- Free Agency
THE CANADIAN PRESS
REGINA — Rider pride was bruised, but still very much alive Monday as Saskatchewan football fans welcomed their team home following a stunning Grey Cup loss to the Montreal Alouettes.
More than 800 fans clad in green and white waited under grey skies for the Roughriders to appear at Mosaic Stadium in Regina. They waved signs that said “Win or Lose Always No. 1 in our Hearts” and cheered wildly as the players made a brief appearance.
“Aw, man, I just can’t put into words how much this means to me and this team for the support that you guys have shown today,” quarterback Darian Durant told the crowd.
Durant said the team will get past the loss and make it to the Canadian Football League championship again soon.
“I was always told that success is a journey not a destination and we’re well on our way,” he said in a brief speech. “You better believe that we’ll be back next year and the year after and the year after. We’re here for the long run and get used to seeing the green and white at Grey Cups every year.”
The notoriously rabid Rider fans erupted into cheers. It was a similar scene to one played out at Mosaic Stadium after Saskatchewan won the Grey Cup in 2007.
Durant told reporters afterwards that the fan support was overwhelming.
“I didn’t expect this at all,” he said. “I remember how it was when we won in ’07 and this is the same thing so it’s a great, great thing.”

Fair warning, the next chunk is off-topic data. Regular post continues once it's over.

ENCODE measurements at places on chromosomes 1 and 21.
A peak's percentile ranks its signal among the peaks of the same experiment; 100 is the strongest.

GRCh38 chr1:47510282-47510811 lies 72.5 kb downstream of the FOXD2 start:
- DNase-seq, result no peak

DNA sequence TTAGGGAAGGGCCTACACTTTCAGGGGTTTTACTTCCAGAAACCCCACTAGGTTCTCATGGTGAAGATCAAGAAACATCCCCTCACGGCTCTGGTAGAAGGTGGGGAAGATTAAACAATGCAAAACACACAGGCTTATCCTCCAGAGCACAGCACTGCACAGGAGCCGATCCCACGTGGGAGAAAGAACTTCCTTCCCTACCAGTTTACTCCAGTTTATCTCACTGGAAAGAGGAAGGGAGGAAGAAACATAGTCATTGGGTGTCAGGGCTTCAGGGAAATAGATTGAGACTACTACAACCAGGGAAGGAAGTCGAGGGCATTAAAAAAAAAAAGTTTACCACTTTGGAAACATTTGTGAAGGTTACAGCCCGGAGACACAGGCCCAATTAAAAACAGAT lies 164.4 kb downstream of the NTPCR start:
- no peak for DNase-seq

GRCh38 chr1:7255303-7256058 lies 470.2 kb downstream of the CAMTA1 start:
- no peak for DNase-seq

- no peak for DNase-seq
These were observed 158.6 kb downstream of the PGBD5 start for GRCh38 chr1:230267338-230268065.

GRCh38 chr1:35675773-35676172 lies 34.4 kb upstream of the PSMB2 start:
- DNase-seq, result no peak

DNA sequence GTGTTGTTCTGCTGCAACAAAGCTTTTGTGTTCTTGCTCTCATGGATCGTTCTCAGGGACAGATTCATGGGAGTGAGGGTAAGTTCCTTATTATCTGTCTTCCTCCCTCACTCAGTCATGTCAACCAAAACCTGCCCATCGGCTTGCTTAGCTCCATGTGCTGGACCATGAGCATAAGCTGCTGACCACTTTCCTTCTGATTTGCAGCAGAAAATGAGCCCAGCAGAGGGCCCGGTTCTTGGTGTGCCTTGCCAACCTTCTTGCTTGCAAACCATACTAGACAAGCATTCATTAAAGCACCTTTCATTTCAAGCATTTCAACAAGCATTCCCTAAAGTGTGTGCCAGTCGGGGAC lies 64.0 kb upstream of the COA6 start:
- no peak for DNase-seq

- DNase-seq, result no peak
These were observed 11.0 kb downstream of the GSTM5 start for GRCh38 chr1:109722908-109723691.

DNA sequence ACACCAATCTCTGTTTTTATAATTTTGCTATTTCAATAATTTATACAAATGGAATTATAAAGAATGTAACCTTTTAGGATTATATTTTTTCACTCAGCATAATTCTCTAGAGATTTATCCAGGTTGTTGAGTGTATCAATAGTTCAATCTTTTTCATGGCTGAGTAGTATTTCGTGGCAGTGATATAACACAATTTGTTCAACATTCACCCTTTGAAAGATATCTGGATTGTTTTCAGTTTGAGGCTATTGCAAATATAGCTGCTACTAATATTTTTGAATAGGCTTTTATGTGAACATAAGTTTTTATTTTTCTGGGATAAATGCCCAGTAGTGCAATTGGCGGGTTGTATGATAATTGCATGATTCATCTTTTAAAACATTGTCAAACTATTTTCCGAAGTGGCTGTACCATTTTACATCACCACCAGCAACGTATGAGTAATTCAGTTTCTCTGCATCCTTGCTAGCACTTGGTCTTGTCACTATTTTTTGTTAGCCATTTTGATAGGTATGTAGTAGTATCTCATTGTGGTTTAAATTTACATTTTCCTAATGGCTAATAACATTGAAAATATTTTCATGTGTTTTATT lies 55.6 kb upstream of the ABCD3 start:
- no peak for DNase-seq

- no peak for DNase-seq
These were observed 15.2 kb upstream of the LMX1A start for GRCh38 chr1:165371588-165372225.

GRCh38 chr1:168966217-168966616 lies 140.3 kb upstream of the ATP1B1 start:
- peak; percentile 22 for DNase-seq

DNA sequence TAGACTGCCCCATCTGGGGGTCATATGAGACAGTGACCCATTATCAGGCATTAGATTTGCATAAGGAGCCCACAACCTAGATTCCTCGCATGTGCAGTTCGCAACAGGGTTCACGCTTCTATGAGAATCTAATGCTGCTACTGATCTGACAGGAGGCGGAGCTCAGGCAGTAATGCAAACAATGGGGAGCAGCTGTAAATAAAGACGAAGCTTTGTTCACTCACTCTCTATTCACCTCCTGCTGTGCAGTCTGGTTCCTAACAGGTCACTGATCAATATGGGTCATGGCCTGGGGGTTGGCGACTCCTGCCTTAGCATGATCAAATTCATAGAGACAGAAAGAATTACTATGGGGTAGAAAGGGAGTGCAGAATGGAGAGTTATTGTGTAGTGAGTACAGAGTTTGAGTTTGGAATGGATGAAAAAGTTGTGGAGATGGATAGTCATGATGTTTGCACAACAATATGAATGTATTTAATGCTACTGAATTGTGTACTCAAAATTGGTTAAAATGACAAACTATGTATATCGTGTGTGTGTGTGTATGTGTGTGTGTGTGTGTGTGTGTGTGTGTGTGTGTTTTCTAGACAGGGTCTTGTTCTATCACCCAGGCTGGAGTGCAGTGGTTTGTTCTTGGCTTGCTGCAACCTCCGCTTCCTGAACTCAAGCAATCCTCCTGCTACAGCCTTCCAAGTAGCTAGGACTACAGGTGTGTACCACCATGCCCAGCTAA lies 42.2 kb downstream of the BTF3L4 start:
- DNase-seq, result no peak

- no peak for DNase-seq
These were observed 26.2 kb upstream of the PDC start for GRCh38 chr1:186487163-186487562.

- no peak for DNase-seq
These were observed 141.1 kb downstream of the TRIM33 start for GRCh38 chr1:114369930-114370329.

The Alouettes edged the Riders 28-27 on a field goal after Saskatchewan was penalized for too many players on the field.
Montreal had missed its first attempt at the field goal and the ‘Riders initially thought they’d won the Grey Cup before they noticed the flag on the play. That gave Montreal kicker Damon Duval a second chance and he connected for a 33-yard field goal.
The Alouettes were greeted Monday at Pierre Elliott Trudeau International Airport by more than 100 screaming fans who belted out “Go Als Go! Go Als Go!” as the first players walked into the arrivals area with the Grey Cup in tow.
“This is just an awesome feeling,” said quarterback Anthony Calvillo.
“I remember the (Grey Cup win) back in 2002 and how excited the city was and we disappointed them and we disappointed ourselves for so many years – to come back and get that same experience once again is something I’m always going to remember.”
A smiling Etienne Boulay grabbed the Grey Cup and headed straight for a mob of howling fans. The Als safety raised the Cup high above his head, whipping the crowd into a frenzy.
He and his teammates each received boisterous welcomes.
“We have the best fans in this league, they’ve supported us all these years,” said Vancouver-born centre Bryan Chiu, after scrawling his autograph on everything fans would put in front of him, including a poster, a jersey and a giant stuffed Alouettes panda.
“We’ve had some tough runs at these Grey Cups and to be able to share this with not only our teammates, but the province of Quebec – it’s great.”